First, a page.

Monday, June 2, 2014

An American Junk-Food Tax?

Xochitl; CC Liu, Ashley Wells (eds.), Wisdom Quarterly; A Martinez, Alex Cohen, Take Two (, Nat'l Burger Day, Vow To Revive Navajo Junk-Food Tax (AP/NPR, April 22, 2014)
This mouth-watering burger is a delicious, cruelty-free vegan melt with baked fries (Vegan)

Don't tell anyone these are "good" as in healthy.
FLAGSTAFF, Arizona - Facing a high prevalence of diabetes, many American Indian tribes are returning to their roots with community and home gardens, cooking classes that incorporate traditional foods, and running programs to encourage healthy eating lifestyles [returning back to the Earth].
The latest effort on the Navajo Nation, the country's largest "reservation" [modern internment camp], is to use the tax system to spur people to ditch junk food.
Manzanita/Sobochesh (
A proposed 2 percent sales tax on chips, cookies, and sodas failed Tuesday in a Tribal Council vote.
But the measure still has widespread support, and advocates plan to revive it, with the hope of making the tribe one of the first governments to enact a junk-food tax.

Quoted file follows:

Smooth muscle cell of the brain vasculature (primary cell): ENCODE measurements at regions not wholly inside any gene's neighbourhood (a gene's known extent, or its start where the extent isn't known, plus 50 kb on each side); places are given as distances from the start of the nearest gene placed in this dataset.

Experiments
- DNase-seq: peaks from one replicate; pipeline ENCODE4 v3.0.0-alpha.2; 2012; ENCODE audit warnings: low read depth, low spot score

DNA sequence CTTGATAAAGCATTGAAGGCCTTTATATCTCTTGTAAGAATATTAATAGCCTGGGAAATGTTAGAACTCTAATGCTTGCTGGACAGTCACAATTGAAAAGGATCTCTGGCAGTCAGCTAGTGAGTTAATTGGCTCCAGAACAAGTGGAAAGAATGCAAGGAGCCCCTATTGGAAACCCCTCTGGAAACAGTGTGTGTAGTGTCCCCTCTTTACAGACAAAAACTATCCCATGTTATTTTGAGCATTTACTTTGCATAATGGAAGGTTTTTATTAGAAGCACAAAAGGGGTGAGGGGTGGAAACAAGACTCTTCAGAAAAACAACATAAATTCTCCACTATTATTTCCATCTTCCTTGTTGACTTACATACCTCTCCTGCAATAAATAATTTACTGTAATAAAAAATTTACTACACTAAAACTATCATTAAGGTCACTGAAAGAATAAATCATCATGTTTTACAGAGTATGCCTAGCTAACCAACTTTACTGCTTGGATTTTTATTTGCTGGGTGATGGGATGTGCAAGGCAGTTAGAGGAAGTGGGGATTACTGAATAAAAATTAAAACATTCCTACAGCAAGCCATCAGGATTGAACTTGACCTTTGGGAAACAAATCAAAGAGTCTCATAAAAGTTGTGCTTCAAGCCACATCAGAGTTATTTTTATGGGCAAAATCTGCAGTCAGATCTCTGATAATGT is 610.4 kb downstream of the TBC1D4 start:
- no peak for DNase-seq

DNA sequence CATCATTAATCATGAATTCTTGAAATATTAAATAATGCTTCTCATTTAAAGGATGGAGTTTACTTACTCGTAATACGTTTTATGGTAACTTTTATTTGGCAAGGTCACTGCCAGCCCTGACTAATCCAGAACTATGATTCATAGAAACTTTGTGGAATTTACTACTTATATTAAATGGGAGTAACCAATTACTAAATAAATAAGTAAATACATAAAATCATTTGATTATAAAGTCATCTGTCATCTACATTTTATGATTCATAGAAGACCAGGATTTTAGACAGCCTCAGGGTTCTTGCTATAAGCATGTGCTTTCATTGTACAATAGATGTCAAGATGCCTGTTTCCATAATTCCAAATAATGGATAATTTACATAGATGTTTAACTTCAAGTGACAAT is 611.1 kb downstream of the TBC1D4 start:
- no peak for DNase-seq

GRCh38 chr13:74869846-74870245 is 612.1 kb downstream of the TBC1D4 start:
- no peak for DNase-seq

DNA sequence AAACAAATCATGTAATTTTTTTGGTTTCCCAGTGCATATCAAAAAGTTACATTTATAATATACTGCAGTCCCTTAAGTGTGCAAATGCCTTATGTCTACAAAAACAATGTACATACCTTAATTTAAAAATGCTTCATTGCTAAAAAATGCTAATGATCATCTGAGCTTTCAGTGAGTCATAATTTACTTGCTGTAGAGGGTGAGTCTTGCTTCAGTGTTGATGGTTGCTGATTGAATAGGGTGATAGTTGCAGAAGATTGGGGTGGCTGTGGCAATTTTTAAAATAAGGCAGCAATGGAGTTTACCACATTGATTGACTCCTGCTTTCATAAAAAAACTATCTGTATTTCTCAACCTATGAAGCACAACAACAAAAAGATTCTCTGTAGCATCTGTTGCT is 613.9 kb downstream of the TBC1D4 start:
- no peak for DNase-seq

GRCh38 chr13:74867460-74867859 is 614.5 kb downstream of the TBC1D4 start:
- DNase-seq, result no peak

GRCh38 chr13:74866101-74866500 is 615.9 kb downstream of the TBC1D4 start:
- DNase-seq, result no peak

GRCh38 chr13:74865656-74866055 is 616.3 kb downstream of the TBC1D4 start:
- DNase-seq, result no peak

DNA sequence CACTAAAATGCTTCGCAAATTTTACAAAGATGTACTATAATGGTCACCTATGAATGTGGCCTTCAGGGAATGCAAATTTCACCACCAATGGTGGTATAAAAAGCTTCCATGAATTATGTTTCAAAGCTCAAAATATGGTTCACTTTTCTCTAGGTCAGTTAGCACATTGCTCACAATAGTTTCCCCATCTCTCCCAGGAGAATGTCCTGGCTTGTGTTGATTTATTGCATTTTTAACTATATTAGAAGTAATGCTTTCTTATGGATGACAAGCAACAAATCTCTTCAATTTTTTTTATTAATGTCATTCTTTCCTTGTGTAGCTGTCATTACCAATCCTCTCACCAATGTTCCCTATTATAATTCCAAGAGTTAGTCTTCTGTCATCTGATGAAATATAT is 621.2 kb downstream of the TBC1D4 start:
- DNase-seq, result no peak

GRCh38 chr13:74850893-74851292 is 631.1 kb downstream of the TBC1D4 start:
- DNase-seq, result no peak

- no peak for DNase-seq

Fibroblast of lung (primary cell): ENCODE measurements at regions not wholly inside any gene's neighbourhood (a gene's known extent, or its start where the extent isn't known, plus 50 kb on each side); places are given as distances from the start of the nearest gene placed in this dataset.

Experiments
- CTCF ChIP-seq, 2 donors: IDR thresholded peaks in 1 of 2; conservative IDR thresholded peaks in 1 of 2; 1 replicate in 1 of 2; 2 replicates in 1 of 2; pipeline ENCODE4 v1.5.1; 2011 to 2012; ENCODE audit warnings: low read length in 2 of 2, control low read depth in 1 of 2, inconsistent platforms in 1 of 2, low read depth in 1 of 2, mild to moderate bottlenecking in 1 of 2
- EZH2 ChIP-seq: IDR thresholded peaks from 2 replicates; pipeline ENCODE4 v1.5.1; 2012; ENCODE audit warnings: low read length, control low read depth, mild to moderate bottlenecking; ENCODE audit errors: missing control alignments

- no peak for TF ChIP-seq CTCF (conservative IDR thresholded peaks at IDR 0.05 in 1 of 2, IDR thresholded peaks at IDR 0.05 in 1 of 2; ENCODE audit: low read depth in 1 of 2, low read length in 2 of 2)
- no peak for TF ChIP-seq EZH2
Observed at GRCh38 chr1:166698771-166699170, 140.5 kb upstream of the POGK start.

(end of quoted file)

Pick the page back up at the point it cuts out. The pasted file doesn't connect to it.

Elected officials across the U.S. have taken aim at sugary drinks with proposed bans, size limits, tax hikes, and warning labels, though their efforts have not gained widespread traction. In Mexico, lawmakers approved a junk food tax and a tax on soft drinks last year as part of that government's campaign to fight obesity.
Navajo President Ben Shelly earlier this year vetoed measures to establish a junk-food tax and eliminate the tax on fresh fruit and vegetables. At Tuesday's meeting, tribal lawmakers overturned the veto on the tax cut, but a vote to secure the junk-food tax fell short. Lawmakers voted 13-7 in favor of it, but the tax needed 16 votes to pass. More

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